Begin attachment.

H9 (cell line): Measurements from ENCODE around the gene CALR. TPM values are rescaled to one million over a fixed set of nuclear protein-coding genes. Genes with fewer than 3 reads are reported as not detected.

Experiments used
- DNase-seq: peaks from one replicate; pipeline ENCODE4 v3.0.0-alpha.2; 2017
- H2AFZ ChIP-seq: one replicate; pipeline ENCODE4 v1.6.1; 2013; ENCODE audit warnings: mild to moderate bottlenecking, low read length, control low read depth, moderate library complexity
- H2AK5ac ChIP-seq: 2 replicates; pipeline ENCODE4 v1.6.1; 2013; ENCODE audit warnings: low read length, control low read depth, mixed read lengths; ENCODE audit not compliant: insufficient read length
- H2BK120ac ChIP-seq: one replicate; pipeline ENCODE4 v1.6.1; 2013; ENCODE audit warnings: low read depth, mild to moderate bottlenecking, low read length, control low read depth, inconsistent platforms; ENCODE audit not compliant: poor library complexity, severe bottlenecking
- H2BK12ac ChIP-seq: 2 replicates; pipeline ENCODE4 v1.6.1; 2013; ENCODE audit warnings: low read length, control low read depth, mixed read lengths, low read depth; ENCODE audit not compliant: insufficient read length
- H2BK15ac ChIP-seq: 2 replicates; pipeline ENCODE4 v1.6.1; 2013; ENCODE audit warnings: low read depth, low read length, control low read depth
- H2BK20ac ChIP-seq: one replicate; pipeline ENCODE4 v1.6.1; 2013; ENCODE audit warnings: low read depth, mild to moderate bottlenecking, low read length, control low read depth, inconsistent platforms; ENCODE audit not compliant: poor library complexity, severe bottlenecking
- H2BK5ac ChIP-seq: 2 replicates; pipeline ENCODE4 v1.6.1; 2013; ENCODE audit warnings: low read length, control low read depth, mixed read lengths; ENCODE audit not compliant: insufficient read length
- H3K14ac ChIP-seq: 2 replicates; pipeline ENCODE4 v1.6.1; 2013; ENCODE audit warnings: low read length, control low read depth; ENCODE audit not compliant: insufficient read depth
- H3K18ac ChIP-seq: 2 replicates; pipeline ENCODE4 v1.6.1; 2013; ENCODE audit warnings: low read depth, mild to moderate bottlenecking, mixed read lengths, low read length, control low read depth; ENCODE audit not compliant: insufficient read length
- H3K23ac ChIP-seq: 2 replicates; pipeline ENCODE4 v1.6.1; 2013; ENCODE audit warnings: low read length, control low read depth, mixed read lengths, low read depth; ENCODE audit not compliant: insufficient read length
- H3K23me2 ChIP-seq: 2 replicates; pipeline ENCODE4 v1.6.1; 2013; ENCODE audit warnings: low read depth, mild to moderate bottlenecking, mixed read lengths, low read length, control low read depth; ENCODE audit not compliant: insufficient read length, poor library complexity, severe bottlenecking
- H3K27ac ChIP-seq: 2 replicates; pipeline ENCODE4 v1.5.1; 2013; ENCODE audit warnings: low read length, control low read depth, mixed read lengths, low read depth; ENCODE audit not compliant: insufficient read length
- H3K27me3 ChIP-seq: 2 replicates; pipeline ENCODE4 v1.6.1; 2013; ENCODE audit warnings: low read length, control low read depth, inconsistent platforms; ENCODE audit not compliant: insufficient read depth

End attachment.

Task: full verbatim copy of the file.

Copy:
H9 (cell line): Measurements from ENCODE around the gene CALR. TPM values are rescaled to one million over a fixed set of nuclear protein-coding genes. Genes with fewer than 3 reads are reported as not detected.

Experiments used
- DNase-seq: peaks from one replicate; pipeline ENCODE4 v3.0.0-alpha.2; 2017
- H2AFZ ChIP-seq: one replicate; pipeline ENCODE4 v1.6.1; 2013; ENCODE audit warnings: mild to moderate bottlenecking, low read length, control low read depth, moderate library complexity
- H2AK5ac ChIP-seq: 2 replicates; pipeline ENCODE4 v1.6.1; 2013; ENCODE audit warnings: low read length, control low read depth, mixed read lengths; ENCODE audit not compliant: insufficient read length
- H2BK120ac ChIP-seq: one replicate; pipeline ENCODE4 v1.6.1; 2013; ENCODE audit warnings: low read depth, mild to moderate bottlenecking, low read length, control low read depth, inconsistent platforms; ENCODE audit not compliant: poor library complexity, severe bottlenecking
- H2BK12ac ChIP-seq: 2 replicates; pipeline ENCODE4 v1.6.1; 2013; ENCODE audit warnings: low read length, control low read depth, mixed read lengths, low read depth; ENCODE audit not compliant: insufficient read length
- H2BK15ac ChIP-seq: 2 replicates; pipeline ENCODE4 v1.6.1; 2013; ENCODE audit warnings: low read depth, low read length, control low read depth
- H2BK20ac ChIP-seq: one replicate; pipeline ENCODE4 v1.6.1; 2013; ENCODE audit warnings: low read depth, mild to moderate bottlenecking, low read length, control low read depth, inconsistent platforms; ENCODE audit not compliant: poor library complexity, severe bottlenecking
- H2BK5ac ChIP-seq: 2 replicates; pipeline ENCODE4 v1.6.1; 2013; ENCODE audit warnings: low read length, control low read depth, mixed read lengths; ENCODE audit not compliant: insufficient read length
- H3K14ac ChIP-seq: 2 replicates; pipeline ENCODE4 v1.6.1; 2013; ENCODE audit warnings: low read length, control low read depth; ENCODE audit not compliant: insufficient read depth
- H3K18ac ChIP-seq: 2 replicates; pipeline ENCODE4 v1.6.1; 2013; ENCODE audit warnings: low read depth, mild to moderate bottlenecking, mixed read lengths, low read length, control low read depth; ENCODE audit not compliant: insufficient read length
- H3K23ac ChIP-seq: 2 replicates; pipeline ENCODE4 v1.6.1; 2013; ENCODE audit warnings: low read length, control low read depth, mixed read lengths, low read depth; ENCODE audit not compliant: insufficient read length
- H3K23me2 ChIP-seq: 2 replicates; pipeline ENCODE4 v1.6.1; 2013; ENCODE audit warnings: low read depth, mild to moderate bottlenecking, mixed read lengths, low read length, control low read depth; ENCODE audit not compliant: insufficient read length, poor library complexity, severe bottlenecking
- H3K27ac ChIP-seq: 2 replicates; pipeline ENCODE4 v1.5.1; 2013; ENCODE audit warnings: low read length, control low read depth, mixed read lengths, low read depth; ENCODE audit not compliant: insufficient read length
- H3K27me3 ChIP-seq: 2 replicates; pipeline ENCODE4 v1.6.1; 2013; ENCODE audit warnings: low read length, control low read depth, inconsistent platforms; ENCODE audit not compliant: insufficient read depth